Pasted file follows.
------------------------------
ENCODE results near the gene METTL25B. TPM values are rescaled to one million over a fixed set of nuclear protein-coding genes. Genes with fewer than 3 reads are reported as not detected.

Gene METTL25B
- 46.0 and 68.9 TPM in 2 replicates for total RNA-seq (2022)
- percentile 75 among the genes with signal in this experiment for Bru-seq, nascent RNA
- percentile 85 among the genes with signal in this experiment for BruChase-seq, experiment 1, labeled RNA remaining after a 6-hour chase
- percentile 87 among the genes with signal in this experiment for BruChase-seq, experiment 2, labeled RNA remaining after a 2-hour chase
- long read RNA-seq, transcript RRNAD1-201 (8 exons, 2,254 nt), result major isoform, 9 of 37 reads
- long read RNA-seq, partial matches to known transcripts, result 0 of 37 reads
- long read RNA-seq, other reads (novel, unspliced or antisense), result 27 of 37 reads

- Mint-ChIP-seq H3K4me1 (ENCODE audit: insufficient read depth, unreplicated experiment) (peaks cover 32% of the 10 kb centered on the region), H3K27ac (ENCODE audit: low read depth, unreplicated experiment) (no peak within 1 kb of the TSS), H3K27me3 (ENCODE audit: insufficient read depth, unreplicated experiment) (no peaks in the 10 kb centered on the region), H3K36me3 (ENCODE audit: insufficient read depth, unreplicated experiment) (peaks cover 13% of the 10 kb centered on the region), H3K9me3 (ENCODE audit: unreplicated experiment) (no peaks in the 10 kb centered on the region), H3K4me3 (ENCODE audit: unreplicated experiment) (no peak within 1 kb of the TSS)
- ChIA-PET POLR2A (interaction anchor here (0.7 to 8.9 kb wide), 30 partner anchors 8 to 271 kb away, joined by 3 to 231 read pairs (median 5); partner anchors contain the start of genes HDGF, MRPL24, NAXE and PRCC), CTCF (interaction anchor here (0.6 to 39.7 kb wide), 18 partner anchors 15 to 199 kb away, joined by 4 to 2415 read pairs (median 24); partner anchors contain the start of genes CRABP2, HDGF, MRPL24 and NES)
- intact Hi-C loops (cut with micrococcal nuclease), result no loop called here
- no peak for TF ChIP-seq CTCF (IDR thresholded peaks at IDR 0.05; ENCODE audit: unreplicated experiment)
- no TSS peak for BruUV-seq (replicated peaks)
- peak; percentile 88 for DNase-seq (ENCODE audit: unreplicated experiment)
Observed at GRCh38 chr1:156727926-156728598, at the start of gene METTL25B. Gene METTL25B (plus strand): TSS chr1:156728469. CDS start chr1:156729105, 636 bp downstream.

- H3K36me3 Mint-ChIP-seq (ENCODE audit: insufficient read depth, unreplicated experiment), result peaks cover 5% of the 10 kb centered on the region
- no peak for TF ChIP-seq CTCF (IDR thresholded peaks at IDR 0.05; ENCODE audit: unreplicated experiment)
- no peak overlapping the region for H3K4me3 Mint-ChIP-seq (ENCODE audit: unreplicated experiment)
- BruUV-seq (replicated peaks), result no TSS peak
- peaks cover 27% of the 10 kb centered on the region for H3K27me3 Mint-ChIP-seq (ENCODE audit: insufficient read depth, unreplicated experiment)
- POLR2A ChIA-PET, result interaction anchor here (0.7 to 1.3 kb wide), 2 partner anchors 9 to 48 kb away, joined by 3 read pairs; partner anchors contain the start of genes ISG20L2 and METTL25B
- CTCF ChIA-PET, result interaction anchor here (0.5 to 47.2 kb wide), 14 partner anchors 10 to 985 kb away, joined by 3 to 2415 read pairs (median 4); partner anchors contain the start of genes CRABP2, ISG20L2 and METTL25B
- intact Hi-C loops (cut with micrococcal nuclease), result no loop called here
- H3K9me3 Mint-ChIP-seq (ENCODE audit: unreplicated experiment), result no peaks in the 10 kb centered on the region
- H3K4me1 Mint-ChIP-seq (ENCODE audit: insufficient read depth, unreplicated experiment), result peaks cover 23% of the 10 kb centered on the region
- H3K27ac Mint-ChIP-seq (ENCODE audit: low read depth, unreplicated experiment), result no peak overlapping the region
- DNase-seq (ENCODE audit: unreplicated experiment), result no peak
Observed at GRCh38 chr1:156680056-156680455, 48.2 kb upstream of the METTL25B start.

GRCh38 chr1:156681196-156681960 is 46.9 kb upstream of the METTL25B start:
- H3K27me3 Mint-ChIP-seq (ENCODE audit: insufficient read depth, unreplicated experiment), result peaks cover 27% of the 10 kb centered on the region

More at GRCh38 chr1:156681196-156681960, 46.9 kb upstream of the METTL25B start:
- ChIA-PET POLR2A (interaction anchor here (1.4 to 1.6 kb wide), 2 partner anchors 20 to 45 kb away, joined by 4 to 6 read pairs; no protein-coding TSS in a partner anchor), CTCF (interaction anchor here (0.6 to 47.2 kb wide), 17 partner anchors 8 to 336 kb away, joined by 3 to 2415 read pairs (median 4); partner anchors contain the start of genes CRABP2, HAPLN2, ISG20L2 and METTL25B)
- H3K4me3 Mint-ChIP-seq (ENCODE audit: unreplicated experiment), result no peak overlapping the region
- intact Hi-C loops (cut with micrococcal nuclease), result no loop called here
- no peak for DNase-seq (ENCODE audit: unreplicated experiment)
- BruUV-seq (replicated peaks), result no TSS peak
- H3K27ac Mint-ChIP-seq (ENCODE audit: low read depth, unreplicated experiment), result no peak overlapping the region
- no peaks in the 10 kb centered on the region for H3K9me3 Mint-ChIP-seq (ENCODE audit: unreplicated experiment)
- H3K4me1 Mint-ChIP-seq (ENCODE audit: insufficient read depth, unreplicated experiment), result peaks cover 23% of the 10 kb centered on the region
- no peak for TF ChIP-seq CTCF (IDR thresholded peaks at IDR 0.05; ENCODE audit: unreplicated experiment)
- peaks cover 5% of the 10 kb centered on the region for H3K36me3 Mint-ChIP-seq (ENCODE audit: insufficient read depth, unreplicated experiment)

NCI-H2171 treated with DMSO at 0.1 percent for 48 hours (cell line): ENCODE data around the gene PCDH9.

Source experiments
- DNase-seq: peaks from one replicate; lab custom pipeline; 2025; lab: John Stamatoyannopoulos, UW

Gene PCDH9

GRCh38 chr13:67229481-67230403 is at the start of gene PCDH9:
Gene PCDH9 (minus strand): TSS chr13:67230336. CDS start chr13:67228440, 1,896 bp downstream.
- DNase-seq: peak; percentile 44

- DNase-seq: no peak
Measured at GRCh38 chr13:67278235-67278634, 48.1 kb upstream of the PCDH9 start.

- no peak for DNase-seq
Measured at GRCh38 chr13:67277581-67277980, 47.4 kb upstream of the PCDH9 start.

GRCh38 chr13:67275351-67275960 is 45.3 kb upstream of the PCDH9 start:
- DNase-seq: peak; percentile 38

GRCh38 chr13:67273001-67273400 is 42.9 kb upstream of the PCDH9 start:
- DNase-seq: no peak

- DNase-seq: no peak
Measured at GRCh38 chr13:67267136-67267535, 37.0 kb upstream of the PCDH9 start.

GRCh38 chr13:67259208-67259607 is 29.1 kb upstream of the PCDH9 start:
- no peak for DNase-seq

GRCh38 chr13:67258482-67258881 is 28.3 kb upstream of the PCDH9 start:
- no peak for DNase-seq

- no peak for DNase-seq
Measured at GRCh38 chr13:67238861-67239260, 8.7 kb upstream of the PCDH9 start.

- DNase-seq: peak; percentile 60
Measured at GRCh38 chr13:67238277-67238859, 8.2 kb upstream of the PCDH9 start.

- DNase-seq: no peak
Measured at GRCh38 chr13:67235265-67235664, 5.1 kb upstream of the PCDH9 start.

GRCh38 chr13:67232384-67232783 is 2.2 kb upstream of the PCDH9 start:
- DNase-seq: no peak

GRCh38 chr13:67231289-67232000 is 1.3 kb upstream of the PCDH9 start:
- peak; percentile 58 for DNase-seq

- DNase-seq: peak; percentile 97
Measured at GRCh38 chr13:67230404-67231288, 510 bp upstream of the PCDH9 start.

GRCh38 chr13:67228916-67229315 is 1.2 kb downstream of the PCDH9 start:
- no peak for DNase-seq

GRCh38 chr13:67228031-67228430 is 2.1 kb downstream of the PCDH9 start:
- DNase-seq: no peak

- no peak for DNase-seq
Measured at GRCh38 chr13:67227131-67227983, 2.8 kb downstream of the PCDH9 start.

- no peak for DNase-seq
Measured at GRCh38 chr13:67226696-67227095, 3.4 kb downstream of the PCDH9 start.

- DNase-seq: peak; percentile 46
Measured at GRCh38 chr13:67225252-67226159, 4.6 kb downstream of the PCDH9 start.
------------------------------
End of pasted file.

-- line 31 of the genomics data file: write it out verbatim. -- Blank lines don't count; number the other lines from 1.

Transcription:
- H3K27me3 Mint-ChIP-seq (ENCODE audit: insufficient read depth, unreplicated experiment), result peaks cover 27% of the 10 kb centered on the region